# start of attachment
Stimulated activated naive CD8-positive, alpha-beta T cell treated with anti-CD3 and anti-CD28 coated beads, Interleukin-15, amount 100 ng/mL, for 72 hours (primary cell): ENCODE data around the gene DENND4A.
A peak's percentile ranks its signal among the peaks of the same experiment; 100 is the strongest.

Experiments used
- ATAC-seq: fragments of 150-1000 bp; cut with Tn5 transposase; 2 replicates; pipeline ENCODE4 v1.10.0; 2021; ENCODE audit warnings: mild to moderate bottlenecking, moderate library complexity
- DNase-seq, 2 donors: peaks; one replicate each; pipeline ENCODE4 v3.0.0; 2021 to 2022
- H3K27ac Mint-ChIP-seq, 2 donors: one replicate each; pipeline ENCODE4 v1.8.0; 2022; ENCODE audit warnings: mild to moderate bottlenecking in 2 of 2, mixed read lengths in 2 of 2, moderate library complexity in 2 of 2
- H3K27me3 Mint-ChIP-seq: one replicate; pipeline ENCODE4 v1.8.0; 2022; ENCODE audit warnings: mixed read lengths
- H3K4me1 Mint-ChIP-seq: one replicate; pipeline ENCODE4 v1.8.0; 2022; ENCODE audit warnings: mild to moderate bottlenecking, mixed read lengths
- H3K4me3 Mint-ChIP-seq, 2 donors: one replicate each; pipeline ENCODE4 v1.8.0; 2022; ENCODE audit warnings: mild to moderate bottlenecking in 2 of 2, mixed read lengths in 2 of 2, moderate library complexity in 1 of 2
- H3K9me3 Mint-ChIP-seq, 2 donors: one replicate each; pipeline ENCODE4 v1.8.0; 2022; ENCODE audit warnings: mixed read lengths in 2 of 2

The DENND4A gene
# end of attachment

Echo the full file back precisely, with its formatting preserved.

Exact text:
Stimulated activated naive CD8-positive, alpha-beta T cell treated with anti-CD3 and anti-CD28 coated beads, Interleukin-15, amount 100 ng/mL, for 72 hours (primary cell): ENCODE data around the gene DENND4A.
A peak's percentile ranks its signal among the peaks of the same experiment; 100 is the strongest.

Experiments used
- ATAC-seq: fragments of 150-1000 bp; cut with Tn5 transposase; 2 replicates; pipeline ENCODE4 v1.10.0; 2021; ENCODE audit warnings: mild to moderate bottlenecking, moderate library complexity
- DNase-seq, 2 donors: peaks; one replicate each; pipeline ENCODE4 v3.0.0; 2021 to 2022
- H3K27ac Mint-ChIP-seq, 2 donors: one replicate each; pipeline ENCODE4 v1.8.0; 2022; ENCODE audit warnings: mild to moderate bottlenecking in 2 of 2, mixed read lengths in 2 of 2, moderate library complexity in 2 of 2
- H3K27me3 Mint-ChIP-seq: one replicate; pipeline ENCODE4 v1.8.0; 2022; ENCODE audit warnings: mixed read lengths
- H3K4me1 Mint-ChIP-seq: one replicate; pipeline ENCODE4 v1.8.0; 2022; ENCODE audit warnings: mild to moderate bottlenecking, mixed read lengths
- H3K4me3 Mint-ChIP-seq, 2 donors: one replicate each; pipeline ENCODE4 v1.8.0; 2022; ENCODE audit warnings: mild to moderate bottlenecking in 2 of 2, mixed read lengths in 2 of 2, moderate library complexity in 1 of 2
- H3K9me3 Mint-ChIP-seq, 2 donors: one replicate each; pipeline ENCODE4 v1.8.0; 2022; ENCODE audit warnings: mixed read lengths in 2 of 2

The DENND4A gene